Wednesday, October 17, 2007

Sniffing Around For A Housing Bailout

What's that aroma wafting across the country? Can you recognize it? It's a faintly familiar scent. You know what? It sure smells like another federal government bailout of a major industry.
Yup, it's getting close to that time when the U.S. government, and the taxpayers, will dig deep to save another faltering business sector from itself. The last time we all chipped in on such a massive scale was in the late 1980s, when the feds sponsored a multi-billion dollar bailout of the savings & loan industry. Originally the tab was suppose to be $25 billion but it actually came in around $160 billion.
This time, it's the deeply-troubled housing sector that gets saved. We just don't know when it will happen, or how much it will ultimately cost. But it's coming, probably after President George W. Bush leaves office.
The housing market has been getting scorched for some time, but the fire bell just started really clanging this week.
That's because U.S. Treasury Secretary Henry Paulson Jr. went public, saying the worse is yet to come because the number of foreclosure proceedings on single family homes could hit one million this year. On top of that, three of the nation's largest banks cooked up a plan to provide a "safety net" for sellers of investment instruments of loans, credit card receivables and --you guessed it--crummy mortgages.
You would think these dire business circumstances would prompt our MBA President to spring into action. Not so.
Right now, the Bush strategy is to offer some tips to the bankers on how to clean up this mess. His sage advice includes: advocating an expanded role for Fannie Mae and Freddie Mac in order to provide some relief for those looking to work out mortgage refinancing; pleading with mortgage lenders to reach out to cash-strapped buyers and voluntarily work out refinancing deals; and encouraging banks to buy those crappy mortgage-backed investments that no reasonable investor would touch with a 10-foot pole.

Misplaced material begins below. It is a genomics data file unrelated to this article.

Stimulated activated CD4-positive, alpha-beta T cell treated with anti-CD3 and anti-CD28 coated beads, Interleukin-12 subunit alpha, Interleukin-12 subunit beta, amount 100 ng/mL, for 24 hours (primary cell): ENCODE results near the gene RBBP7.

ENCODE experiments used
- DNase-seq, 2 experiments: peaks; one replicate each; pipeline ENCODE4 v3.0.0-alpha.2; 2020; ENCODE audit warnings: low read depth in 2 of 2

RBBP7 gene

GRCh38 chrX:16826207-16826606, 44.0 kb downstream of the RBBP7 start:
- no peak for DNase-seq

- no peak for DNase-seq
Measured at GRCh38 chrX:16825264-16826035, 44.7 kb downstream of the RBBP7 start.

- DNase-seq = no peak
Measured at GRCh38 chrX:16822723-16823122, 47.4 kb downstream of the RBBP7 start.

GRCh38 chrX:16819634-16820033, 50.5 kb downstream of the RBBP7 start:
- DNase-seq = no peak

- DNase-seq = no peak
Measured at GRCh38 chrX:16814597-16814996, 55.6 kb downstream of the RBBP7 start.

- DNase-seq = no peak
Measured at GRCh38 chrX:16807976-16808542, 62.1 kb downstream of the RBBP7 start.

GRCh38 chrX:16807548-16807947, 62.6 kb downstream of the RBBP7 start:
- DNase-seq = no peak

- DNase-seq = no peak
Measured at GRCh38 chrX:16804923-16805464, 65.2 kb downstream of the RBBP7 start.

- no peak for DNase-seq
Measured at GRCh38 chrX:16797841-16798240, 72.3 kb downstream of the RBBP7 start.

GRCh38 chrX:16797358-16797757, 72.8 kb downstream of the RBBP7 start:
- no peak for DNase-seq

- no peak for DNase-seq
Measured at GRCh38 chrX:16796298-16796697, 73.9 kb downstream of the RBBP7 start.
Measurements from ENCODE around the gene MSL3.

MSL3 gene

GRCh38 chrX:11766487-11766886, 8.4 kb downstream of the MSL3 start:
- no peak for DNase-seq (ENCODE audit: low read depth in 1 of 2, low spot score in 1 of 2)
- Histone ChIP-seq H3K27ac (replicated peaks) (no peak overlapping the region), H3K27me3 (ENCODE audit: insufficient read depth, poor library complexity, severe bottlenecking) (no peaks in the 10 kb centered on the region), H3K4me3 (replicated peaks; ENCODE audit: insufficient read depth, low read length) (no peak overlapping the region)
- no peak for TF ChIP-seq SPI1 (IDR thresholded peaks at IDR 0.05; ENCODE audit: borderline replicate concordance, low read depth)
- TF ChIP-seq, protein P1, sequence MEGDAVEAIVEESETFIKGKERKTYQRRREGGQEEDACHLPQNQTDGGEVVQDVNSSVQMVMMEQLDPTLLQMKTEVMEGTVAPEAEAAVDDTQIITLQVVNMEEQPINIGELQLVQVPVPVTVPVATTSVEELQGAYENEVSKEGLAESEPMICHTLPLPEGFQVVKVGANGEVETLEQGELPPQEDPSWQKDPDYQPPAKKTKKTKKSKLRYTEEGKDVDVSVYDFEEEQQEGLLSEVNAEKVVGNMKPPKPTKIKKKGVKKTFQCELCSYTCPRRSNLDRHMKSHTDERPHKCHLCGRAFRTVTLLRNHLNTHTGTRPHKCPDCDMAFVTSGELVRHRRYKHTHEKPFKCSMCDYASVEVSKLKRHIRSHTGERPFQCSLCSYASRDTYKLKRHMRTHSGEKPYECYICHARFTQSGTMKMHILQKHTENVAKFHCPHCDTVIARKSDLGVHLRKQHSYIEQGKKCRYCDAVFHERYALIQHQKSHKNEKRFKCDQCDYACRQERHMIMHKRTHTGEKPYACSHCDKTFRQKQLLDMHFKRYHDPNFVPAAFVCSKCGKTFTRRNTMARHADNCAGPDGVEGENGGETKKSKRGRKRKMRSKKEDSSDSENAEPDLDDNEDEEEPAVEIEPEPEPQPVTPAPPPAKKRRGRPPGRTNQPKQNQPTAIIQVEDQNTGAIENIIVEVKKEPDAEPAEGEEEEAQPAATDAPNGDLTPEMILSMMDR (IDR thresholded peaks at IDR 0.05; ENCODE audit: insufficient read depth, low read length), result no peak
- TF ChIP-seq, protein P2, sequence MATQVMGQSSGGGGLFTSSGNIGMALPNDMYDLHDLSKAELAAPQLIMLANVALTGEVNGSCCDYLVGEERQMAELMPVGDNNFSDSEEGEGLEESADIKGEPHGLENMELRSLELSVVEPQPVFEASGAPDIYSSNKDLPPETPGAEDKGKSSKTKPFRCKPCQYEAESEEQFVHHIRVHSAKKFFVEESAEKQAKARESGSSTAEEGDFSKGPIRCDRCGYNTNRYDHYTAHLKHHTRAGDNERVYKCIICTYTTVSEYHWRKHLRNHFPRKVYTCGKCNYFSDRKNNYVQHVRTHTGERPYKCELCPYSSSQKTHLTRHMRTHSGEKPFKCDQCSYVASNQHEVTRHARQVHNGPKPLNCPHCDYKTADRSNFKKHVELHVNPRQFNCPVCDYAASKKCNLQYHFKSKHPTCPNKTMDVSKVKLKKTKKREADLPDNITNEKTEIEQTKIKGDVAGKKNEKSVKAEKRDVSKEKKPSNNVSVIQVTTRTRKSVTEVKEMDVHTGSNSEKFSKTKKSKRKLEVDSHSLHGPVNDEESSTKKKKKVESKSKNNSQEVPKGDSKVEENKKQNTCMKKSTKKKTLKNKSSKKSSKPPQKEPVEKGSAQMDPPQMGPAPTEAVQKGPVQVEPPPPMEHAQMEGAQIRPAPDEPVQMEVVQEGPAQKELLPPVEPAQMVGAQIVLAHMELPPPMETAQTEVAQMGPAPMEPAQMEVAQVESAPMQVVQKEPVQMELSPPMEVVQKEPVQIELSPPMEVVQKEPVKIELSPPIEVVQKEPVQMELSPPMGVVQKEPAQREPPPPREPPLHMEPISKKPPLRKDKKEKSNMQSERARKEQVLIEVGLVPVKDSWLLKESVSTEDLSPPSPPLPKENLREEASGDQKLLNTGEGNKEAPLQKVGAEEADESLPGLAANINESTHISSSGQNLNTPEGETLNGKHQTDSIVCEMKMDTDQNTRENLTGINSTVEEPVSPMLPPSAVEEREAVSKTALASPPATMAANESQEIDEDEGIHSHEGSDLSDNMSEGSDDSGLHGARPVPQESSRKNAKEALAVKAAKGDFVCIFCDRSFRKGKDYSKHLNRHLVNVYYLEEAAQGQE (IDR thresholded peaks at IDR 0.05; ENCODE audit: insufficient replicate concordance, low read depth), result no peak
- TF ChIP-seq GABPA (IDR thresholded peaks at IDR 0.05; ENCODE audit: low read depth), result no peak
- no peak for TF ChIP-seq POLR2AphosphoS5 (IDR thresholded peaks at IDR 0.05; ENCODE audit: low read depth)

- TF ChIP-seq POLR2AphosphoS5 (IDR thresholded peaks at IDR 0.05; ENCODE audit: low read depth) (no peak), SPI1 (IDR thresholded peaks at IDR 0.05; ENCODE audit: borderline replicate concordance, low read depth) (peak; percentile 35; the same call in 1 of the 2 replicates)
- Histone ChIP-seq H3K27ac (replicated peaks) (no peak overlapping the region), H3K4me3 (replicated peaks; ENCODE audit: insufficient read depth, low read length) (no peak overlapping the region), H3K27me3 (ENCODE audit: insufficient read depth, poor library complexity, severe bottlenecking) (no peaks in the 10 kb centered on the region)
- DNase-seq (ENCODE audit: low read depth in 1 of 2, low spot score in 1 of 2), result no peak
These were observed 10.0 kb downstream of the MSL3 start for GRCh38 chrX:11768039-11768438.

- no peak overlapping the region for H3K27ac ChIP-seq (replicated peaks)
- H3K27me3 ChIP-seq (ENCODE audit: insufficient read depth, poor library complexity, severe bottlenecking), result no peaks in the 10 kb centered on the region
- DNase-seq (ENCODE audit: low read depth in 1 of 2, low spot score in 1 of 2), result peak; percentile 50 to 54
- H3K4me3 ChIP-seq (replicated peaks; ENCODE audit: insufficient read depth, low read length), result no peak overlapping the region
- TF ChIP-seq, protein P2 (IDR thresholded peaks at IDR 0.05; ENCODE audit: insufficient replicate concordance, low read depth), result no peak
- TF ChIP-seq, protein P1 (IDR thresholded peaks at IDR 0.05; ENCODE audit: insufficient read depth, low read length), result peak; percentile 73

At the same time, the administration is backing off from advocating any real reforms or relief.
For starters: How about cracking down on highly-speculative mortgage banking practices? Or legally discouraging excessive Wall Street speculation in questionable mortgage debt? And what about punishing debt ratings agencies that gave a stamp of approval to billions in worthless mortgage-backed securities?
All this makes you wonder. Could Bush, like another GOP President named Herbert Hoover, have such an unshaken faith in the private sector's ability and willingness to clean up its own mess that he won't act?
Or could there another reason behind all this inactivity?
Maybe Bush knows that the only way to save the housing market, and the economy, is through some type of government bailout plan but he just can't bring himself to do it. His dad bailed out the savings and loan business--it was George H. W. Bush's first major domestic decision. But if recent history and the escalation of the War In Iraq tells us anything, it's that this son does not emulate his father.
Perhaps Bush the younger is hoping the housing crisis will remain in a holding pattern so he can dump the distasteful task of a bailout on the next president. There is precedent for this type of thinking. Bush has said his successor will have to deal with the issue of any military pull-out of Iraq because he won't address it, despite the fact that the majority of Americans want to wind down the war.
Maybe Bush knows that these two situations are connected. After all, how can you solve the housing crisis if we're already spending billions fighting in Iraq?
I share Bush's distaste for a federal bailout of the housing industry. I also wish the private sector alone could free us from this quagmire. And I wish it wasn't going to cost so much.
But that's not going to happen.
However, waiting will assuredly make matters more dire--far worse than the savings and loan crisis because the housing troubles touch nearly every facet of the economy.
If Bush won't get that conversation going, then it's up to Congress, or that crowd running for president, or the public itself.
I'm confident this country is creative and resourceful enough to find some type of public-private way of rescuing home owners from massive defaults and bankruptcy. All the facts and circumstances say that time is wasting and some type of comprehensive housing bailout will have to emerge.
Yes, I know, that really stinks. But it's better than the alternative.

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